One of our family’s favorite classic movies is the musical production of Oliver!  The scene and accompanying song wherein the street orphans are singing about the wonderful kinds of food they dream about, but can never have, is near and dear to us.

We are foodies in our family.  We love to grow it, harvest it, prepare it, eat it, and talk about it at the table after we have stuffed ourselves.  No one enjoys it more than our two older adopted kids.  My very tall 13 y.o. daughter, who seems to have the most incredible metabolism ever and so is always in perfect shape – never the slightest bit overweight – will eat 3 and 4 helpings of everything, matching the appetite of my 200 pound, 21 y.o. son who physically labors all day.  Perhaps only once did I lovingly suggest to her that she needed to let others have second helpings before she dished up her third! 

I love it that our farm produces such healthy food, and we can prepare it in such a delicious and nutritious way that my adopted kids can relax at the meal table, eating to their hearts’ content.  We seem to be passed most of their food issues.  Orphans who have been severely neglected, often have the greatest struggles with appropriate food consumption when placed in adoptive homes.  Our two older adopted kids struggled with:

  • gorging themselves with food so quickly they choked
  • ate so fast they didn’t chew enough to savor the taste, or make food digestible before they swallowed
  • ate only carbs, neglecting fruit and vegetables until the end when there was no more room in their bellies to consume greens
  • overate sweets, sometimes going for 6 servings minimum at buffet lines or potlucks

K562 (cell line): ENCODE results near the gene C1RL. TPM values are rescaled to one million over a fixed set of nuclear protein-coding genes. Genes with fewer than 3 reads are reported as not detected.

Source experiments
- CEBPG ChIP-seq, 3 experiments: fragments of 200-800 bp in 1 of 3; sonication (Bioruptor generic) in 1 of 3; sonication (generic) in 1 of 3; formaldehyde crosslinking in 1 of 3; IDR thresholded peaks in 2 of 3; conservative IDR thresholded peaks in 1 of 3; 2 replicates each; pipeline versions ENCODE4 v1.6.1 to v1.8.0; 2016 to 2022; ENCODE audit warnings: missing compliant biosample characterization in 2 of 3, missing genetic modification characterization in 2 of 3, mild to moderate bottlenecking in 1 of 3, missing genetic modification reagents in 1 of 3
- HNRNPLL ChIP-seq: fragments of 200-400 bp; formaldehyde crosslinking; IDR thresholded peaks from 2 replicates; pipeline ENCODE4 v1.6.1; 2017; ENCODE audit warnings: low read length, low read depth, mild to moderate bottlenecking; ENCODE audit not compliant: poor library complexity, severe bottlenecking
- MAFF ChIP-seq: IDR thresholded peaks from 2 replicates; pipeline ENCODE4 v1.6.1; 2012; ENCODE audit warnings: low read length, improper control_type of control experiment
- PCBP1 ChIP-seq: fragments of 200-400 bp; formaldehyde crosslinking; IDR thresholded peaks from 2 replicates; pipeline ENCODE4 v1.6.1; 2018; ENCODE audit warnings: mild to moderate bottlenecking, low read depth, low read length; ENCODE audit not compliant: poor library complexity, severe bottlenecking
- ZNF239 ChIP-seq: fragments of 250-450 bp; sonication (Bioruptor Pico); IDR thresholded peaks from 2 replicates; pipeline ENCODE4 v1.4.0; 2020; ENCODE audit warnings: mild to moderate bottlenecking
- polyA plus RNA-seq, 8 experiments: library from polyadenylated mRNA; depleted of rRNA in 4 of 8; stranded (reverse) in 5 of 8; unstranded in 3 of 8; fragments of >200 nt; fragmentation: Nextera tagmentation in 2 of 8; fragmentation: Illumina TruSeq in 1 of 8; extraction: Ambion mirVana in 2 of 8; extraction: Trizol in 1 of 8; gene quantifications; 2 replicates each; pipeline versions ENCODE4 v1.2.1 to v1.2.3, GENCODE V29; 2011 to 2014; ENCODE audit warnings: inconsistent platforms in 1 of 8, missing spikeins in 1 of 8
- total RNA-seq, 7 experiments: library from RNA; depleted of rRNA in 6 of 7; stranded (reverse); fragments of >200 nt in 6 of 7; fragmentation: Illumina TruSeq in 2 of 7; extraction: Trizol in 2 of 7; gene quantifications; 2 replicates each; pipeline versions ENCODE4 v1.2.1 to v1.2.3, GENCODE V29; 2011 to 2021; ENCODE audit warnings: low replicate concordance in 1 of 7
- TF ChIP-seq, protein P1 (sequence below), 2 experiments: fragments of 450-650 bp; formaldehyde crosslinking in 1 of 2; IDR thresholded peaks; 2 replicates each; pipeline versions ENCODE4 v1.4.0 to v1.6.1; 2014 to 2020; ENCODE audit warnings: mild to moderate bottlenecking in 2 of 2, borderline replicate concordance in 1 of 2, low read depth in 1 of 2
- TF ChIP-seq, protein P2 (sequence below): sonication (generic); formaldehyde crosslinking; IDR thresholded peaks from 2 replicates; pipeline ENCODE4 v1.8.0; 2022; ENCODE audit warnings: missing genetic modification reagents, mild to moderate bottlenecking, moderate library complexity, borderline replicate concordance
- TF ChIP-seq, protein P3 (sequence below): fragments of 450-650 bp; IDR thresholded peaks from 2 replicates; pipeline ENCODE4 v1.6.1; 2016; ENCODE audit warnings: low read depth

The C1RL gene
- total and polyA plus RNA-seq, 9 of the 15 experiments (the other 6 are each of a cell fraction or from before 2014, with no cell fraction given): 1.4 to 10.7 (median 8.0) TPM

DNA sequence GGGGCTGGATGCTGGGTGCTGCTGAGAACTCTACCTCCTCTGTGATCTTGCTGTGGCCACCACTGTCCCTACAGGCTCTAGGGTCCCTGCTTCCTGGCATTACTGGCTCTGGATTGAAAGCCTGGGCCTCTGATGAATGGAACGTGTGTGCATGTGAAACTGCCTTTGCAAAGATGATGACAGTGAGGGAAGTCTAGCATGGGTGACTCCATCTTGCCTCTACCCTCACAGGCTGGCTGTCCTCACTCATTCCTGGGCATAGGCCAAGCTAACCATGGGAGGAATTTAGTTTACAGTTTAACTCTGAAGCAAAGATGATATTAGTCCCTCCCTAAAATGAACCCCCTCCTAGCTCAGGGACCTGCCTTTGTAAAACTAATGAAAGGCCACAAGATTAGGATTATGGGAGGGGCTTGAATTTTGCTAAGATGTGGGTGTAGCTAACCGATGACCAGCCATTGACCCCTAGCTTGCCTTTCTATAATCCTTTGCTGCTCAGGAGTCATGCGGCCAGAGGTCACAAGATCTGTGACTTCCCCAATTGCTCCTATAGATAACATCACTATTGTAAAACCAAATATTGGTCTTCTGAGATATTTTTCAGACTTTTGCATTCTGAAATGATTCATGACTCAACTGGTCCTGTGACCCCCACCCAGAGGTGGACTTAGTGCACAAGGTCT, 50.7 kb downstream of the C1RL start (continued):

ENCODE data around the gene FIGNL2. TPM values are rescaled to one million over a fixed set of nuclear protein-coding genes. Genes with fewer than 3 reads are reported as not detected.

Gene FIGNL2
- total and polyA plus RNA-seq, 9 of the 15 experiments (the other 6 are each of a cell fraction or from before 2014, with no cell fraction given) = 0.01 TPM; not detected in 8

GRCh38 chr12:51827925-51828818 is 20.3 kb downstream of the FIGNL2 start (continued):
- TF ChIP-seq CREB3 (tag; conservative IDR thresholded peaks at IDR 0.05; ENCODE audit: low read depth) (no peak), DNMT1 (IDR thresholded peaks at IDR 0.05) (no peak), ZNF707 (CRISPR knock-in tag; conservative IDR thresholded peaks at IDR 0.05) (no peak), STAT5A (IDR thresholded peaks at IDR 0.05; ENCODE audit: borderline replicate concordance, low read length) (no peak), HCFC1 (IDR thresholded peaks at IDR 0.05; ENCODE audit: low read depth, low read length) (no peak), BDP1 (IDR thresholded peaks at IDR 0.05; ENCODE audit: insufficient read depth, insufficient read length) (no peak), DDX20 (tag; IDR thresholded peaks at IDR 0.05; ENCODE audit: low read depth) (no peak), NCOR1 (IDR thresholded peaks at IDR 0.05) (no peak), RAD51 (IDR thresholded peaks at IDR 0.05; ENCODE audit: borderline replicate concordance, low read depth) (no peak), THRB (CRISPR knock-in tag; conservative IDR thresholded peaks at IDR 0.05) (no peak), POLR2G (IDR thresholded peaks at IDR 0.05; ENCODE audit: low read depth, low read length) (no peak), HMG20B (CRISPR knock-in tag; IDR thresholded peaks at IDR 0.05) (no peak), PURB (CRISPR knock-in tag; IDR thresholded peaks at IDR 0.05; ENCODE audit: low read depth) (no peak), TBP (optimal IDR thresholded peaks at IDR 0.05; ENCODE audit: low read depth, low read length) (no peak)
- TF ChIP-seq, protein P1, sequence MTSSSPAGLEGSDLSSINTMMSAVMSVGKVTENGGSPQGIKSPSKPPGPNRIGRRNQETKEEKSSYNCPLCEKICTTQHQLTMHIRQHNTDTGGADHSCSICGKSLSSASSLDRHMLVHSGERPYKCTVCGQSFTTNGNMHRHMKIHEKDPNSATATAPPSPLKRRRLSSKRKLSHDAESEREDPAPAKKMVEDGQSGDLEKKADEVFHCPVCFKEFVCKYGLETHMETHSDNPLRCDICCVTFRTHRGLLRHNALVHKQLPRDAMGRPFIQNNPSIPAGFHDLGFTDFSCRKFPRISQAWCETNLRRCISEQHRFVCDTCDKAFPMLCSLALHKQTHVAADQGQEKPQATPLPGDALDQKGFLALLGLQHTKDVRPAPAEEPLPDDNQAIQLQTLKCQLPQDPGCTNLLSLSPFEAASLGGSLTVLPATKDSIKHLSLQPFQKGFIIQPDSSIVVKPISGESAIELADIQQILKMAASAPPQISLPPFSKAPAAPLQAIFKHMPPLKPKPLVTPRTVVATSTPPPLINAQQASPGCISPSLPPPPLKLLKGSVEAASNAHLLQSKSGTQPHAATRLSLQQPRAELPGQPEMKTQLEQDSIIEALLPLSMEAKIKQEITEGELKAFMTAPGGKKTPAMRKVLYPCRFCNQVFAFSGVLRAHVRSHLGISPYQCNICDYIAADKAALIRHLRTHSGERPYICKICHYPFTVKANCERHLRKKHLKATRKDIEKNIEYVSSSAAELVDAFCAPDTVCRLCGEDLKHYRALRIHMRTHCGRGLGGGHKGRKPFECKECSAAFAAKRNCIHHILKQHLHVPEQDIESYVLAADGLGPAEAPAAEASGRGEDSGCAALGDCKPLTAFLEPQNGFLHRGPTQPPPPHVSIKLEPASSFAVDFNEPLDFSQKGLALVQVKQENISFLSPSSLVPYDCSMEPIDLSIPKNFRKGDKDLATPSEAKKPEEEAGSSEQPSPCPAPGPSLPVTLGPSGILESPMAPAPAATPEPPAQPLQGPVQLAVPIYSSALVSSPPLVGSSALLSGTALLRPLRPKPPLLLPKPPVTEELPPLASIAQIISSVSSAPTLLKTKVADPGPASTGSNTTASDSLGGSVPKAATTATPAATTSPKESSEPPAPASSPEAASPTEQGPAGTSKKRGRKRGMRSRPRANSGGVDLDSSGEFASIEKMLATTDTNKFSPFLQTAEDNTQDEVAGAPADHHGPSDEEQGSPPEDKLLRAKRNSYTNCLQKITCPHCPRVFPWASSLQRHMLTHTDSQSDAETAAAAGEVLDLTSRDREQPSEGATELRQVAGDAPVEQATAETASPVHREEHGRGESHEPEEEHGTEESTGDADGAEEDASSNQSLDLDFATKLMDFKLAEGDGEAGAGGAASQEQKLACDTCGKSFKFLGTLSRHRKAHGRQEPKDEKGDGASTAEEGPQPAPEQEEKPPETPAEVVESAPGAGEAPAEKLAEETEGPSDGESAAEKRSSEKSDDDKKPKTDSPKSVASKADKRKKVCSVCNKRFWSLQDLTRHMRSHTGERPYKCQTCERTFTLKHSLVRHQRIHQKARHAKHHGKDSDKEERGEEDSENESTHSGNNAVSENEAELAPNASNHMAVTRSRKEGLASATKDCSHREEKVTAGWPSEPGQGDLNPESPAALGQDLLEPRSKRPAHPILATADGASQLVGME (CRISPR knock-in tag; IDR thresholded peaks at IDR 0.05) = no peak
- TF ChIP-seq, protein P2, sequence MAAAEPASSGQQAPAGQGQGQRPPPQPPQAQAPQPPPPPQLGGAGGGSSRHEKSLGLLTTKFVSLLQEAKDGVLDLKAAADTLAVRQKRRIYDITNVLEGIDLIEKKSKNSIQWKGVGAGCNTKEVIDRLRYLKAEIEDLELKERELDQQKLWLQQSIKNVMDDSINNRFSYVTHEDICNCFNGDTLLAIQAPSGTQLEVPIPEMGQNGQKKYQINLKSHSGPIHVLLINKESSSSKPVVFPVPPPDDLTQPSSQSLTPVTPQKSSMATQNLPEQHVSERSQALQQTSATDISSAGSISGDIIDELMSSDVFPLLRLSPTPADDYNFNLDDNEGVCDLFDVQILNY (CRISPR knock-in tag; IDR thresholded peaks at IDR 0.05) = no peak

• stole food from the pantry and fridge, hoarding it in their room or other secret stash places on our farm
  • lied about the food stealing even though we told them they could eat anything, anytime
  • ate with both hands simultaneously and talked with food in their mouths 
  • snacked so much between meals they couldn’t eat the nutritious food on the table
  • literally experiencd brain-freeze because there was too much to choose from at restaurants; it overwhelmed them and they couldn’t order for themselves
  • obsessed about food constantly, and asked over and over again daily when the next meal would be served
  • worried and focused way too much on whether they were too skinny or fat, when neither had any issues in reality

With extreme patience, creative problem solving, consistent schedules, and table training we have helped our adopted kids realize that:

  1. they will never go without a meal in our home
  2. meals will be served 3 times a day on schedule, or we’ll let everyone know ahead of time if different
  3. dishes are carefully planned for nutritional value and complimentary flavors, and should be eaten in rotation
  4. desserts are a wonderful treat to be enjoyed after the nutritious meal, but not at every meal
  5. snacks are for getting through to the next meal, not in place of it
  6. they can appropriately ask permission to have a snack between meals, and eat it at the kitchen table
  7. table manners are important for individual dignity, as well as the comfort of other folks around the table or adjoining restaurant areas
  8. they can select appropriate restaurant menu items and confidently order for themselves
  9. food is a gift from the Lord that is meant to give us health, energy, satisfaction, and fellowship
  10. stealing is never appropriate, nor necessary, as what we have is for all to share
  11. it is okay and right to discuss problems and issues surrounding food to achieve the right frame of mind regarding same
  12. have a good self-image about their bodily confirmation, and are not overly concerned about their physical appearance as teens
  13. meal time is fellowship time; enjoying conversation at each meal, with a family bible study at least one meal a day, promotes lifelong relationships and sets a firm spiritual foundation

Adopted kids, especially those that come to their forever family as toddlers or older, have survival instincts when it comes to many things, especially concerning food.  Time and attention will diminish these sub-concious natural tendencies with careful actions by concerned parents.